So I set off back to WA, to a small patch of bush called Dryandra Woodland, which was known for two things. Spikey trees called Dryandra, and spikey monotremes called Echidnas. They certainly are easier to catch than lizards, and to my best knowledge nobody in the history of the universe has been bitten by one. That seemed all well and good, so we strapped the accelerometer sensors, some temperature sensors, a GPS and a radio tracker onto the back of these echidnas, and let them go again, safe in the knowledge that we could retrieve them at our hearts desire, gather the data, replace any batteries, and set them off again.

It would be a week long peek into the private life of an echidna. 

Turns out life is of course not that simple, our echidnas, likely pissed at our decorating them with sensors, antennas, and what not, retreated to the deepest and darkest caves humanly possible, only to emerge in the hours of the darkest nights, where they would attempt to evade capture by three sleepy
and exhausted scientists.

They were very nearly successful and many nights we were forced to climb into their lairs to change the batteries on their back, or change sensors over. But in the end we did get some data, and since this is a biomechanics blog we are going to focus on the biomechanics data. The first and most important thing i did before releasing the echidnas was to perform the sacred ritual among biomechanists, the 'Calibration dance'. This dance has many forms, each unique to the scientist that devises them. They have, in my observations as a biomechanist, two equally important and fundamental functions. Firstly, they must relate the position and movement reference frame to a recording cameras, this would also be important for synchronising accelerometer signals to the cameras later. And secondly, some might argue more importantly, they must make the person performing the calibration dance look as ridiculous as possible. And so it was with great fortune that I was able to convince my co-researcher Christine Cooper to perform this sacred dance with the echidnas.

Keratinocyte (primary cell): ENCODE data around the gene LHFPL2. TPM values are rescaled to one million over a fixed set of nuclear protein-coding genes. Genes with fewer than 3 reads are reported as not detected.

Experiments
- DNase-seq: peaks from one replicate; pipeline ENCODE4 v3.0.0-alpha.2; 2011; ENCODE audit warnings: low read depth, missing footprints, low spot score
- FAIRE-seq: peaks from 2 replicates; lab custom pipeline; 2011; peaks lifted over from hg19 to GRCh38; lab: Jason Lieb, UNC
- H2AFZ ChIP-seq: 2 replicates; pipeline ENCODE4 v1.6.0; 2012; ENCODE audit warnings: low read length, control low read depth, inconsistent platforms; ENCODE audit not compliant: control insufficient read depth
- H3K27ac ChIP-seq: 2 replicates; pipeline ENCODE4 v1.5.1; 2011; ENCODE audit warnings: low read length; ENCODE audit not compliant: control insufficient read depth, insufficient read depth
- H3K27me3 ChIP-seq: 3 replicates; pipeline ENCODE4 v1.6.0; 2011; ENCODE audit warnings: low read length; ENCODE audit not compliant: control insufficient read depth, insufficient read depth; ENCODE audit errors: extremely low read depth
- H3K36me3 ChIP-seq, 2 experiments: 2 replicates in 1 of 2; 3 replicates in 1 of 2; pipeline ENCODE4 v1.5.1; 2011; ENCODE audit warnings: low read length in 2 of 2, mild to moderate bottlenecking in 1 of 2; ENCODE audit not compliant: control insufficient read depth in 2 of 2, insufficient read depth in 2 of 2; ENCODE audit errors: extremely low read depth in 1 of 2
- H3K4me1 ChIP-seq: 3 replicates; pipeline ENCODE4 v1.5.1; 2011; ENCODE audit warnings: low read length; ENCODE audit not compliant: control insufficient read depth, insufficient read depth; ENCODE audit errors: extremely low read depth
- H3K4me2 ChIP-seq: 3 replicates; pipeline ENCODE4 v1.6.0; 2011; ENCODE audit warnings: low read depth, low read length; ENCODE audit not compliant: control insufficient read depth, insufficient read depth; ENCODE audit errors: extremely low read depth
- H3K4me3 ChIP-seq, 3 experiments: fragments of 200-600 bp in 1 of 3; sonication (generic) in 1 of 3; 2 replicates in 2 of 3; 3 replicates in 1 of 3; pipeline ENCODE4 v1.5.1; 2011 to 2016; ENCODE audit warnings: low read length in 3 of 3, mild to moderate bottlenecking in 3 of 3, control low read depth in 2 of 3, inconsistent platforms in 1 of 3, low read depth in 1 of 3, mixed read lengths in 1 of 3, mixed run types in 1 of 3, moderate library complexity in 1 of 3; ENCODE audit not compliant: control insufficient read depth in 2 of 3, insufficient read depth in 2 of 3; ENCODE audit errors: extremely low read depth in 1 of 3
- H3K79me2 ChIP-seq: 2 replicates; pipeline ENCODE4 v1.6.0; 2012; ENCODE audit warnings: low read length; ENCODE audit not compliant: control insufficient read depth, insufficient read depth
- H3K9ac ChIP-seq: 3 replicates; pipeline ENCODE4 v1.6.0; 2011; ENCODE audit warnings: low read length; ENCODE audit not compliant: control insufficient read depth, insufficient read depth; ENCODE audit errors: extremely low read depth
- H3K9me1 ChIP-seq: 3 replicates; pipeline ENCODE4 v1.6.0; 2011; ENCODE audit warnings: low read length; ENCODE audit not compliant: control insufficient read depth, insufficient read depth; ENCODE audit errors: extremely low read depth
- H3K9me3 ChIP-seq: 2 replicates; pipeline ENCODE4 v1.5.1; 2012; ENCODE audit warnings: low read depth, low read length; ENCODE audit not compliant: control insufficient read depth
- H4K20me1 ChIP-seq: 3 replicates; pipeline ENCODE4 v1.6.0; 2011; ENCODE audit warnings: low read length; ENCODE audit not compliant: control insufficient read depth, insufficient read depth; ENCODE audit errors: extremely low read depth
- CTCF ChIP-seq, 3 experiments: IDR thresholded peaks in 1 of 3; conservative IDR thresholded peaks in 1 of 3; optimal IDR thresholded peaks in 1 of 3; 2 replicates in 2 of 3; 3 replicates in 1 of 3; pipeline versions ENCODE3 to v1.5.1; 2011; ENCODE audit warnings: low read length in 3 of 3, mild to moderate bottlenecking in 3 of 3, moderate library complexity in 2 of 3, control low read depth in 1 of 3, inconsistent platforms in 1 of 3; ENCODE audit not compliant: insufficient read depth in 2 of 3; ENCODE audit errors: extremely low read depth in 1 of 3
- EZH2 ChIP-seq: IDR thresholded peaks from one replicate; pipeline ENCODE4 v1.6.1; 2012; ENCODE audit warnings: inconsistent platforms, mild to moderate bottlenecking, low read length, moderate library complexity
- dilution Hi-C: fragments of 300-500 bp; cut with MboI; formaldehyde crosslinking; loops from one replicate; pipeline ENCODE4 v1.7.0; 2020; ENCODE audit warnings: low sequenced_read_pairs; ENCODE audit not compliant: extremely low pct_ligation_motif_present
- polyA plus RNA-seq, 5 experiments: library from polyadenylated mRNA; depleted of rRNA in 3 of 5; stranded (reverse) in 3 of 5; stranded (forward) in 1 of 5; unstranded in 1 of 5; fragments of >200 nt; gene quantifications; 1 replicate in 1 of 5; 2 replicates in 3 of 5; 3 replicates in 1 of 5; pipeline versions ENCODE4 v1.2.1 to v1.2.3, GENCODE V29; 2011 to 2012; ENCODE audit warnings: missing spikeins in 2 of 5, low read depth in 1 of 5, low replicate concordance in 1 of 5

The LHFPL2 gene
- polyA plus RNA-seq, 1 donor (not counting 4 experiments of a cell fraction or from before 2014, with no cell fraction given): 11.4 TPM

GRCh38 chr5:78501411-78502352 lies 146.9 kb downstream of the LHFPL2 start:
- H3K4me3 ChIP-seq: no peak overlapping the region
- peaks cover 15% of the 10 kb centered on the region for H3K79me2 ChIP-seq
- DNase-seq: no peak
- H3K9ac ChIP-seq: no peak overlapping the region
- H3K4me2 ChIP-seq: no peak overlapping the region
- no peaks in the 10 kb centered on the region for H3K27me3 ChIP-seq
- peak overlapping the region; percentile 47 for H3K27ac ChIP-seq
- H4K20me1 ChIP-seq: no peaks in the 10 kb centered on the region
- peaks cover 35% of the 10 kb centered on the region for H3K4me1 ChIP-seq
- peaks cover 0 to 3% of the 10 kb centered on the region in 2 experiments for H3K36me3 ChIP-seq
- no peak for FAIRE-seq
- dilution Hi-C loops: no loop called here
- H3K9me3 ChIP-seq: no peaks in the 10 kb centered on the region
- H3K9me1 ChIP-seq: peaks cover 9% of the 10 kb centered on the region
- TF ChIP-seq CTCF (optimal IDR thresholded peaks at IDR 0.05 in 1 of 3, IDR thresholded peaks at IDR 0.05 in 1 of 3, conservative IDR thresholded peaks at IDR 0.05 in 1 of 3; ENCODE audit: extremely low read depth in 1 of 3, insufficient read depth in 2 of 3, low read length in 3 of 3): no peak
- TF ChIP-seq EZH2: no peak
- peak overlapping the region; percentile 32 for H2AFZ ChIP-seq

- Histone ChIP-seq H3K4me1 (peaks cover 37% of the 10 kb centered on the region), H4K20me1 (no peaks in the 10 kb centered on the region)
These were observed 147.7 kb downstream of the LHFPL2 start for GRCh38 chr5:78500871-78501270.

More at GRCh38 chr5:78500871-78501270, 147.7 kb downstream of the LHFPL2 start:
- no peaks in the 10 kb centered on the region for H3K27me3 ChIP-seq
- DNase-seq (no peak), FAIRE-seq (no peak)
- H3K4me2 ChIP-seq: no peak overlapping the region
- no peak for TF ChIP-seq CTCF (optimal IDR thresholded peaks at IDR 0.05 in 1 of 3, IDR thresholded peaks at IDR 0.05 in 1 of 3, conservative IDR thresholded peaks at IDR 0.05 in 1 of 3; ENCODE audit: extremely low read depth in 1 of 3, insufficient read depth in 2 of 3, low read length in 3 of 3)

Click to make Christine bigger

From this I could synchronise the camera to other activities, which we observed as the echidna performed, during its daring, yet slow and indecisive attempts, to escape from us once re-released. We got walking


And in rare cases climbing

We then divided the echidnas day in 30 second chunks, and used these signature accelerometer traces to assign to each short interval of time to a particular activity and in doing so work out exactly what the echidna was doing with its day.

And what does an echidna do with its day?? 

It turns out not much. Many of our echidnas spend as much as 80% of their day hiding in rock caves, thinking about whatever it is that echidnas think about, ants probably.

But from these short periods of activity we were able to get some interesting biomechanical data. Analysing the chunks of time when it was moving, and running a simple fourier analysis allowed us to determine the stride frequency of the echidna at different periods of the day. With some knowledge of the stride length of the echidna, we should be able to work out things like speed during different activities, and more. This will all help us figure out the private life of echidnas.